Enjoy Birds in Your Garden All Winter Long

By Leah Lancione

Like every other state, Maryland has birds that migrate to warmer locales for Winter, as well as many that remain and tough out the cold, snow and ice storms. According to The Backyard Bird Lovers Ultimate How-To Guide, ice storms are the most dangerous for our fine-feathered friends because the ice cover and frozen ground makes it challenging for them to find insects and seeds for food. Starvation is a real threat so it’s important to do our part. We can help birds to survive by making our backyards habitable throughout the Winter. In addition to helping the migrating birds that stop along the Atlantic Flyway, bird watchers in Maryland can look forward to year-round residents including northern cardinals, mourning doves, chickadees, wrens, finches, blackbirds, robins, sparrows and even blue jays.

Tips for caring for birds during Winter weather include dusting off snow-laden feeders as often as possible and even scattering seed along the ground and anywhere else accessible. Try putting stashes in evergreen or other trees if bird feeders get iced over or snowpacked. In addition, keep your feeders stocked with the food suited to the birds that frequent your backyard. Though the Starting with Nature Bird Book acknowledges that birds are experts at keeping warm despite plunging temperatures, early and unexpected snow or ice storms can be dangerous to those that are midway through their migratory journey. Not to mention, some birds may not have fully “fattened” up by the time an early storm hits.

Bird Watcher’s Digest (www.birdwatchersdigest.com/bwdsite/learn/top10/help-birds-bad-weather.php) also suggests using tube feeders to keep seed from getting wet and keeping an extra large dry feeder on hand in the shed or garage to bring out during inclement weather.

Bird food can be found at any grocery store or farm supply stores. The Humane Society (www.humanesociety.org) recommends black-oil sunflower seeds that are high in fat and provide significant energy, millet due to its protein content, peanuts for metal mesh tube feeders, suet cakes (vegetarian or nonvegetarian), Nyjer seeds and medium-sized cracked corn.  Wild Bird Centers claim to only sell field-tested and filler-free birdseed. Not to mention that they offer a “Clunkers for Cash – Feeder Swap” in which customers can bring in their “clunker” feeder and receive a 20 percent discount for a new one. The store also has a free feeder promotion for valued customers as well as “Birdie Bucks” earned with each purchase.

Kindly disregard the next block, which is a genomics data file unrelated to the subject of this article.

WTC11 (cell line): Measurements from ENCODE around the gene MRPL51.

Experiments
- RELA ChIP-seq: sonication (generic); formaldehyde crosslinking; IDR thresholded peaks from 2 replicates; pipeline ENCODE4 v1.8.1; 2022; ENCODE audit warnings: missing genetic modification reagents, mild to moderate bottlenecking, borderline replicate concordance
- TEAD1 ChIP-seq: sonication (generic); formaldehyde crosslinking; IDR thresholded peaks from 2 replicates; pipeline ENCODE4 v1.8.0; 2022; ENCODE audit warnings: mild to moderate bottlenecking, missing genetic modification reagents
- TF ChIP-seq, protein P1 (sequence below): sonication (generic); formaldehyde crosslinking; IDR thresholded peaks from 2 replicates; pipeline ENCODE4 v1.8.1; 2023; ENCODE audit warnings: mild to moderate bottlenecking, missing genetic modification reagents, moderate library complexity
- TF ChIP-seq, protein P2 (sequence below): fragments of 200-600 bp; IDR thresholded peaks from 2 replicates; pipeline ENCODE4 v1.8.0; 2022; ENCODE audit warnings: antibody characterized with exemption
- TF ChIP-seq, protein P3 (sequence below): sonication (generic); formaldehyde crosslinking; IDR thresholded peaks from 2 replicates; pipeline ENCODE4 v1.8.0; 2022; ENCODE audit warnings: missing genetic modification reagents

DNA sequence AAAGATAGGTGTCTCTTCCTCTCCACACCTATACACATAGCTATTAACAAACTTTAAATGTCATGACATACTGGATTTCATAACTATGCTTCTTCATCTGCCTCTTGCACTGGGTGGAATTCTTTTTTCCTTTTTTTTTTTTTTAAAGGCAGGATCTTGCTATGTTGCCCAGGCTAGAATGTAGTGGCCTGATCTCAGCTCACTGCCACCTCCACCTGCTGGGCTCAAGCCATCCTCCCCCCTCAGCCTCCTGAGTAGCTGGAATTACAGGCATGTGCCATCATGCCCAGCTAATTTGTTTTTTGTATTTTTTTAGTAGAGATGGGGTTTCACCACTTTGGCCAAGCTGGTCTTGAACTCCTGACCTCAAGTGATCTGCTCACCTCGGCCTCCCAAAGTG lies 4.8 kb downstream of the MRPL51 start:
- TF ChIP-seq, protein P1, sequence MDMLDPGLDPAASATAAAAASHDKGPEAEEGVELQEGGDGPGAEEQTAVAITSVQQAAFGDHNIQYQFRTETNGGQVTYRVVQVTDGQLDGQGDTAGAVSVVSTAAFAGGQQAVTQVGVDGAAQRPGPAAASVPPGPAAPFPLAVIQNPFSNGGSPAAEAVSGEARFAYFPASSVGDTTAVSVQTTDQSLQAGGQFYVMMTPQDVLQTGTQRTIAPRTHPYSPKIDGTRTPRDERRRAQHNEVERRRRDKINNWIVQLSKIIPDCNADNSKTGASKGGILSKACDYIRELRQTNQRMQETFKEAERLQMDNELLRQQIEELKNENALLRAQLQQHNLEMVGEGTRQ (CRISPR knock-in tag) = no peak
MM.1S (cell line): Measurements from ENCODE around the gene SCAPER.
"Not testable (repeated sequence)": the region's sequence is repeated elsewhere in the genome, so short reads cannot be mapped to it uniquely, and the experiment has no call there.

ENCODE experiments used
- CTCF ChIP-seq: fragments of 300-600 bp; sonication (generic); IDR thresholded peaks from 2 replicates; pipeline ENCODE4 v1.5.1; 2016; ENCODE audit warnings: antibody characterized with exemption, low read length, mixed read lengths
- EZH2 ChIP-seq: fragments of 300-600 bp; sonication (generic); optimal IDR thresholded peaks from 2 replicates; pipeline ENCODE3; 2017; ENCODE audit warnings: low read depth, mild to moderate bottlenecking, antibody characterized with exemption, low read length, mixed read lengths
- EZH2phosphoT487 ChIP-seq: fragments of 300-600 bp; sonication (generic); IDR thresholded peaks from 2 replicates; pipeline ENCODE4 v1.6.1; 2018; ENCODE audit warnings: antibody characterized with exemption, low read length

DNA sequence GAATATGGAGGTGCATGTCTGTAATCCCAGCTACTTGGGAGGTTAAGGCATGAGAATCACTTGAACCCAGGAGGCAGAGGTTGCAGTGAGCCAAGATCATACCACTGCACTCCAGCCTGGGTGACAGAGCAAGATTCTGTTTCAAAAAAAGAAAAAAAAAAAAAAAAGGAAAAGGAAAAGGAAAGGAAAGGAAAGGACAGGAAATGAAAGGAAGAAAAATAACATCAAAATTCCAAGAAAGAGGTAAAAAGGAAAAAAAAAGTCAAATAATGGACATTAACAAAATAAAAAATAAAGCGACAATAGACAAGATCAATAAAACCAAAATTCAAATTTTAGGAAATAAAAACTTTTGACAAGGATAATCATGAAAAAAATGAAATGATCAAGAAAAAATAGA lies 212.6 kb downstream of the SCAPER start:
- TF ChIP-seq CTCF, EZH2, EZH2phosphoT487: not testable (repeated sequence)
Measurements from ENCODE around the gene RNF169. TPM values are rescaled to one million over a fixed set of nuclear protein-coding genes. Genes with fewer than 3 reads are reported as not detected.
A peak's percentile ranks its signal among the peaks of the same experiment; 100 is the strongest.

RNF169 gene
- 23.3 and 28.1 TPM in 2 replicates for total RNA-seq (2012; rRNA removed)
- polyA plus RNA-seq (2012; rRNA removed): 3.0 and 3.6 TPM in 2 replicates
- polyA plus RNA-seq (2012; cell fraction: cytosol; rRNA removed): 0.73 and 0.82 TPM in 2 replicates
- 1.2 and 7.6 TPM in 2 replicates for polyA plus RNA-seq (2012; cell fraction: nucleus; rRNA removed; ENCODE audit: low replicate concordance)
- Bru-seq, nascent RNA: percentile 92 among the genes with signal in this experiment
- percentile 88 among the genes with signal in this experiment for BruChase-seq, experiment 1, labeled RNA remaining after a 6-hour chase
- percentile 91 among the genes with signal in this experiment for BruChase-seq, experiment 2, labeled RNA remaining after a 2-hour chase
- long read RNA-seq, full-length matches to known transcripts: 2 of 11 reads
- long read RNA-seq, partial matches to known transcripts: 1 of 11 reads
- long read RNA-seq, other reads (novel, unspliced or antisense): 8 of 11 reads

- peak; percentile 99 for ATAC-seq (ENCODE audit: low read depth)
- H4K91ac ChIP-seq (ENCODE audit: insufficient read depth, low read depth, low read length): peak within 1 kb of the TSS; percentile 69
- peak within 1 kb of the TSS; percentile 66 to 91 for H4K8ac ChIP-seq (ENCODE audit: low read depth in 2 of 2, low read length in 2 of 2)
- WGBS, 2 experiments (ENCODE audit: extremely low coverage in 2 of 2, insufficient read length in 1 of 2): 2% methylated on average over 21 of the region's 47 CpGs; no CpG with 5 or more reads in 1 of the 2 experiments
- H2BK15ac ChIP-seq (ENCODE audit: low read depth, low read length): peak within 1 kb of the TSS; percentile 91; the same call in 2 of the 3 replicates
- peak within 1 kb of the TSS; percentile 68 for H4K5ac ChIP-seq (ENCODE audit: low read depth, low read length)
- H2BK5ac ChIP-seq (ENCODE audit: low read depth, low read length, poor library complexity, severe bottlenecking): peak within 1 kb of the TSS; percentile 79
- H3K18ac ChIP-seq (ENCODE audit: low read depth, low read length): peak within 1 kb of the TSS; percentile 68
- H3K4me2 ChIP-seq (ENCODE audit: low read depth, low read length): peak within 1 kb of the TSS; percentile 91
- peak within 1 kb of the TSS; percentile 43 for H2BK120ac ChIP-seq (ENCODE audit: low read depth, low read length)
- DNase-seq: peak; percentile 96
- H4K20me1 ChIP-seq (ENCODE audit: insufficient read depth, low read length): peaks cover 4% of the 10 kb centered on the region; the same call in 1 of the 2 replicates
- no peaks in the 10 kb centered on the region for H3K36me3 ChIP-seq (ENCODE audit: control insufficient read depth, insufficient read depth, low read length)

For those of you who want to nurture your bird-watching proclivities beyond your homestead, consider checking out some of the spots CBS Baltimore (http://baltimore.cbslocal.com/top-lists/top-winter-bird-watching-spots/) has selected as “top spots” for doing so in Maryland:

·      Eastern Neck Wildlife Refuge (1730 Eastern Neck Road in Rock Hall, www.fws.gov/refuge/eastern_neck/) boasts more than 243 bird species and a new “Tubby Cove” boardwalk through the refuge and three trails for visiting bird habitats. Here bird watchers can see tundra swans that migrate from the Arctic to the marshes of the Chesapeake.

·      Conowingo Dam (Route 1 crossing of the Susquehanna River, 8 miles north of Havre de Grace in Harford County, (www.harfordbirdclub.org/conowingo.html), also an electricity generation plant, features gulls and bald eagles from mid-October through mid-March. This is also home to great blue herons as there is an active heronry on site.

  • Blackwater Wildlife Refuge (2145 Key Wallace Drive in Cambridge, www.fws.gov/refuge/Blackwater/) is 27,000 plus acres of forest, tidal marsh and freshwater ponds. The refuge is acclaimed as “the largest breeding population of bald eagles on the East Coast north of Florida.” Visitors will have the opportunity to view nesting and migrant birds including geese, ducks, northern loons, snowy egrets, osprey, great blue herons and the migrant peregrine falcon. A bonus is the option for visitors to check on the osprey and bald eagle nests online from the comfort of their home.
  • Assateague Island National Seashore (Route 611, eight miles south of Ocean City, www.nps.gov/asis/index.htm) is a perfect habitat for migrating and nesting birds including pelicans, gannets, gulls, ducks, wading birds, shore birds and geese. The park offers a variety of ranger-guided programs along the marshes, dunes, forests and bays. 

And as a final note, the Department of Natural Resources in Maryland has an excellent site on everything you need to know about birds and other wildlife in Maryland. Log onto www.dnr.state.md.us/wildlife/Plants_Wildlife/birdingmd.asp


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